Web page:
The ironies of the Venezuelan opposition, part 48

oppo-peaceful-work

“Oh son, I’m so proud of your ‘peaceful work’!”

(Yes, I realize this is an old image. Unfortunately, WordPress’s latest update is one big nest of bugs, and one is that it doesn’t let me add new image files. Until they fix it, this will have to do. At least it fits the subject matter!)

Howdy, folks, and welcome to the latest installment of VenOpIronía, where we see how every bite the oppos try to take out of Madurito and his government…comes back to bite them:

Losses in the millions and damages done by violent “protests” to hundreds of small, medium and large-sized businesses on the Avenue Las Américas in the capital city of the western state of Mérida have caused a turnaround in the destabilizing discourse of the Chamber of Commerce and Industry there.

The organization’s leadership took a political position last February 25, releasing a communiqué in which they declared support for the “exit” which sectors of the far right promoted, intending to depose the majority-elected government of Nicolás Maduro through violence and terrorism.

However, in the last month and a half, groups of vandals have devastated the community and its merchants with the closure of the avenues, Las Américas and Los Próceres.

Marcos Delgado, president of the state Chamber of Commerce, informed that the preliminary estimates for merchants in the sector run into the millions.

“Definitively, calling for violence is calling for a civil war, and that is not the way for any country,” said Delgado, referring to the persistent calls to actions on the street on the part of spokespersons of the Voluntad Popular party.

Economic setbacks currently experienced by merchants on the avenue Las Américas, caused by roadblocks and vandalism still persisting on that main artery, have moderated the discourse of the chamber, such that it has warned of losses greatly in excess of five million bolivars a month.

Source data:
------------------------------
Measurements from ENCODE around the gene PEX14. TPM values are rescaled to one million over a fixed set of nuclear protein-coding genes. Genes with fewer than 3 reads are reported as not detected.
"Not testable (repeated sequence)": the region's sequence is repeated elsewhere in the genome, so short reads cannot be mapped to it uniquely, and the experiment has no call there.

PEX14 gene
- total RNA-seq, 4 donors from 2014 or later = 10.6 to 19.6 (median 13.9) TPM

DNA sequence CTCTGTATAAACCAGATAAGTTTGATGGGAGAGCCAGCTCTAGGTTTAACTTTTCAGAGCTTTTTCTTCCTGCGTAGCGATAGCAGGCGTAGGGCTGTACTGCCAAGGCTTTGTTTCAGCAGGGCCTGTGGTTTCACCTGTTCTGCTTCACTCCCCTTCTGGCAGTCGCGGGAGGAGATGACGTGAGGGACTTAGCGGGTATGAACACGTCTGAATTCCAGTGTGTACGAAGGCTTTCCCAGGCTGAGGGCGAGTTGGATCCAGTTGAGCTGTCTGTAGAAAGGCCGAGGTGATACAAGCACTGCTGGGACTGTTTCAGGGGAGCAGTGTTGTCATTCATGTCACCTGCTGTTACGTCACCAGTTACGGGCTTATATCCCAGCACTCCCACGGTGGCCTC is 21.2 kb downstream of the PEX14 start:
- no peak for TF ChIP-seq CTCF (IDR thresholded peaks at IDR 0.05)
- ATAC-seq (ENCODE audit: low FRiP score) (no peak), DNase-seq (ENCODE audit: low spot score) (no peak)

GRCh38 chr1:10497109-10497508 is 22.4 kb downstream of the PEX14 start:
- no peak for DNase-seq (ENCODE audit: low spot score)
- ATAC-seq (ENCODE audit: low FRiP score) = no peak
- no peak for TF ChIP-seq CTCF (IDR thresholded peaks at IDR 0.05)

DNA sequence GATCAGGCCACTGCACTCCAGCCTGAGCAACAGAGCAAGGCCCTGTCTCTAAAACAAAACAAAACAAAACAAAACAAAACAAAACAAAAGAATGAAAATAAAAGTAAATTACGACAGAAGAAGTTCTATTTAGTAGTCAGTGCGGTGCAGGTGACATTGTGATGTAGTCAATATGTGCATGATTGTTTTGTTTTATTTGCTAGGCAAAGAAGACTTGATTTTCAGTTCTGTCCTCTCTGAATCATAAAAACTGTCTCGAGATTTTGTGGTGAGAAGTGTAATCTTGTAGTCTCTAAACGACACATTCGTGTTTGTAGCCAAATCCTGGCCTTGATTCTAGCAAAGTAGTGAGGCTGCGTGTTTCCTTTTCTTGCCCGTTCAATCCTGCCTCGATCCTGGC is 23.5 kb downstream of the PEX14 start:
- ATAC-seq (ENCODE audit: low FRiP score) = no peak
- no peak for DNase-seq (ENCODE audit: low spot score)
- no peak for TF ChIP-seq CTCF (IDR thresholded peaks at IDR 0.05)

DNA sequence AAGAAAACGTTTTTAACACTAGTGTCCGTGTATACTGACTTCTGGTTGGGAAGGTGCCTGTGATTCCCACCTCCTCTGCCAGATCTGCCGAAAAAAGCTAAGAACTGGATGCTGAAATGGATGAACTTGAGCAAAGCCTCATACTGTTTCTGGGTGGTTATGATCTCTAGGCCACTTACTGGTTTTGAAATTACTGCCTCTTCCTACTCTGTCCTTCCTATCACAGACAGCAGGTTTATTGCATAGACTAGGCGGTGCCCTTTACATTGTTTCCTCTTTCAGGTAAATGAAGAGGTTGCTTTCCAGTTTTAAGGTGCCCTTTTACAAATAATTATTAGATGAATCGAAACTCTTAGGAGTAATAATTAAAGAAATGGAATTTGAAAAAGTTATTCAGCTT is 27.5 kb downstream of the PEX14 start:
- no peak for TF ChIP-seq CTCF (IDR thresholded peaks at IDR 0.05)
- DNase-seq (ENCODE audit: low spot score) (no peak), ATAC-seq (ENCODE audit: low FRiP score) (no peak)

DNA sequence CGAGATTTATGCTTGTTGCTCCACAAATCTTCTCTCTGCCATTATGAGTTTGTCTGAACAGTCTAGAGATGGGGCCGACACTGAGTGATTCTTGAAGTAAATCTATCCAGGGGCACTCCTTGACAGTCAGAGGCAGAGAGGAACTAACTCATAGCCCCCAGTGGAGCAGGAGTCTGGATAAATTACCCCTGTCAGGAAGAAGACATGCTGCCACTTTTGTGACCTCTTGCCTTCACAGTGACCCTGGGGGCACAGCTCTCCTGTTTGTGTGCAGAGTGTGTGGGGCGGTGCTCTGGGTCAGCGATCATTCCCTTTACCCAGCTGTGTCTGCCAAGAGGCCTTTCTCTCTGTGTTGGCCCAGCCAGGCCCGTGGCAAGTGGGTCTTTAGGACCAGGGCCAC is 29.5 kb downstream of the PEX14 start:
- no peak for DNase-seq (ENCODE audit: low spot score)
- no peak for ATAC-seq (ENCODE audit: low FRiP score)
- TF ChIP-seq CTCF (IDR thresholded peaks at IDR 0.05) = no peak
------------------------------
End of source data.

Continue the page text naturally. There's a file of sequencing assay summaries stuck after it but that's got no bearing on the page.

“We must all recover peace in the city, political differences must be resolved in other ways, with other actions. Interrupting the free transit doesn’t seem to us an appropriate means of action, because it affects the merchants too greatly. Violent acts have led to nothing, only anarchy and destruction of public and private property,” said Delgado in an interview with the AVN news agency.

Delgado pointed out the case of the Garzón supermarket chain, a large food distributor whose flagship store on the avenue Las Américas, which employs 500 persons, as been closed since April 4 due to permanent siege and looting attempts, with monthly losses estimated at 4 million bolivars in wages and salaries alone.

Between February 17 and April 4, Garzón Supermarkets operated part-time, generating just 10% of its usual sales, due to the blockade of the avenue by violent groups.

According to Delgado, a return to normal operations and repair of the damage caused by looting to commercial infrastructure could take up to 90 days.

At present, violent groups have affected over 300 businesses and thousands of residents by way of what the Chamber of Commerce described in February as “peaceful protests by the glorious students and civil society”, according to the communiqué released at the time.

In the estimated 3 square kilometres surrounding the avenues of Las Américas and Los Próceres, at least eleven violent blockades have impeded free transit, curtailing the right to work, health, recreation, peace and education for thousands of Mérida’s people.